Russian, English and other European buyers have ranked as the top foreign customers for property in Turkey over the past year, according to a report by the Environment and Urban Planning Ministry released over the weekend.
Between May 2012 and May 2013, a total of 14,599 foreign buyers purchased 13,495 Turkish properties — joint purchases and time shares accounted for the lopsided numbers — the ministry report revealed. The southern coastal province of Mersin was most popular with foreign buyers, and was followed by the Aegean-side province of İzmir, while Yalova province, located on the Marmara sea, ranked third. The provinces of Bursa, Ankara, Trabzon, Çorum, Sakarya, Tekirdağ and Gaziantep followed respectively, while İstanbul curiously did not make the top 10.
The report said that Russians were the biggest buyers of property over the period, purchasing 2,313 properties. English buyers ranked second with 1,353 separate property purchases, while customers from Germany bought 1,350 properties over the year long period. The countries with the next highest number of buyers were Norway, Sweden, Belgium, the Netherlands, Kuwait and Saudi Arabia, respectively. The predominance of European buyers over Gulf state buyers comes contrary to reports that citizens of Arab nations are becoming Turkey’s biggest property buyers.
Though the ministry didn’t compare the scale of purchases made over the past year with sales in the 2011-2012 season, foreign property sales have grown markedly in Turkey amid an overhaul of laws governing property sales to foreigners. In August 2012, Parliament passed a law that expanded the number of nationalities allowed to purchase property “free of restrictions” in Turkey from 89 to 183. The ban has nevertheless maintained sweeping restrictions on foreigners from neighboring countries. The law bans Greek citizens from buying property in much of western Turkey, though the law exempts Greece’s Turkish population in western Thrace from those limitations. The law also forbids Bulgarians, Iranians, and Syrians from purchasing property in provinces bordering their home country.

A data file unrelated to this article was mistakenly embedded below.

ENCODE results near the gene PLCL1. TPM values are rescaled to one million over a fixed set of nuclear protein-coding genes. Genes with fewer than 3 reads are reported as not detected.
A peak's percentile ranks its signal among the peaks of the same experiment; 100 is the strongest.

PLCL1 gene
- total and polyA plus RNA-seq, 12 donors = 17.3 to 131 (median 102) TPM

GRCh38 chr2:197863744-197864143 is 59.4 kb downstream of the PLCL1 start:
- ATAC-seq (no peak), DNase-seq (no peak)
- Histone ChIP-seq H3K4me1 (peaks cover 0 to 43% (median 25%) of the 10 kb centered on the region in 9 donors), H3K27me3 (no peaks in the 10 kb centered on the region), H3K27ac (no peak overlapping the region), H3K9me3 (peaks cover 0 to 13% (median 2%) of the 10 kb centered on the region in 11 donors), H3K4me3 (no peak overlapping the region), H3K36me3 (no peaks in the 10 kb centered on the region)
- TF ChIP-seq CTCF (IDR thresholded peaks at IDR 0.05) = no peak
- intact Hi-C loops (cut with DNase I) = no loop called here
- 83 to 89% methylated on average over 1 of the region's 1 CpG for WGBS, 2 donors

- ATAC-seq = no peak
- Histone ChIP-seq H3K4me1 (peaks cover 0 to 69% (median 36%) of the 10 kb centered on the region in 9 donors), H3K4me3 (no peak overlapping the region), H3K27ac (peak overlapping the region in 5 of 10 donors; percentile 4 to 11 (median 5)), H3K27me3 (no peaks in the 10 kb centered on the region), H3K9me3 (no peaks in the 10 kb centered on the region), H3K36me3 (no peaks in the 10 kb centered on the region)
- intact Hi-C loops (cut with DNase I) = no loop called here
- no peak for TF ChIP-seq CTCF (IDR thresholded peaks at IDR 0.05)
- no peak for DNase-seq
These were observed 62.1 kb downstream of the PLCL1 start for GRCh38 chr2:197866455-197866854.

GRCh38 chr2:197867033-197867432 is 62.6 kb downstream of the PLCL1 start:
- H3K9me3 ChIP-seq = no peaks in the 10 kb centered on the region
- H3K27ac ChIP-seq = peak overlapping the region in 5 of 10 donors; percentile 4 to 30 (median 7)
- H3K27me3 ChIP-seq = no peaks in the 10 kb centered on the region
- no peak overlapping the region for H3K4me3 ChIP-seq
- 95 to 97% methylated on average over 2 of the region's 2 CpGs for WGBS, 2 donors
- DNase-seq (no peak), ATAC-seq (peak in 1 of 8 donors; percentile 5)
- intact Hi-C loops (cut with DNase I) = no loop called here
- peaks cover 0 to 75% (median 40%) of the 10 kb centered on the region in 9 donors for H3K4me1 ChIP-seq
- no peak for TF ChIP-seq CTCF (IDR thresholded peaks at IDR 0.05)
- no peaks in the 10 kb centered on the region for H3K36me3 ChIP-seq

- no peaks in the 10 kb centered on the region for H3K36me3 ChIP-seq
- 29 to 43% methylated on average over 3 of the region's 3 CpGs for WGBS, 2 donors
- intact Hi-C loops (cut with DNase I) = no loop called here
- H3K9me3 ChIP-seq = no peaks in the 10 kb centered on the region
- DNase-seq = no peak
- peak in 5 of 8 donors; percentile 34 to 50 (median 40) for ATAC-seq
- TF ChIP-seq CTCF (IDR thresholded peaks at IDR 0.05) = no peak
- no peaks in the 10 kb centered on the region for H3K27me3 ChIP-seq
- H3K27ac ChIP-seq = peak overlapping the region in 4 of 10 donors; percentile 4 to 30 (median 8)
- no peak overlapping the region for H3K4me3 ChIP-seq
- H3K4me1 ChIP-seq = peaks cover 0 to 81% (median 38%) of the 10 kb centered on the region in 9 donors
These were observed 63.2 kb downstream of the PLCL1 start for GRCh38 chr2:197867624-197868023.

Turkey overhauled its property laws earlier this year, with Parliament extending the legal period of residency offered to foreign property owners upon entry to Turkey from three months to one year, though the law also boosted taxes on foreign properties. Ankara has said it expects foreigners to invest as much as $300 billion in Turkish real estate over the next decade.
Turkey’s recent upgrade to investment grade by credit rating agency Moody’s may push property sales towards that ambitious number, Real Estate Investing Partners Association (GYODER) president Aziz Torun told real estate industry news site Emlakta Sondakika over the weekend. Construction group Ağaoğlu’s president Ali Ağaoğlu meanwhile told the site that sales might increase “15 to 20 percent” over the next year as a result of the upgrade.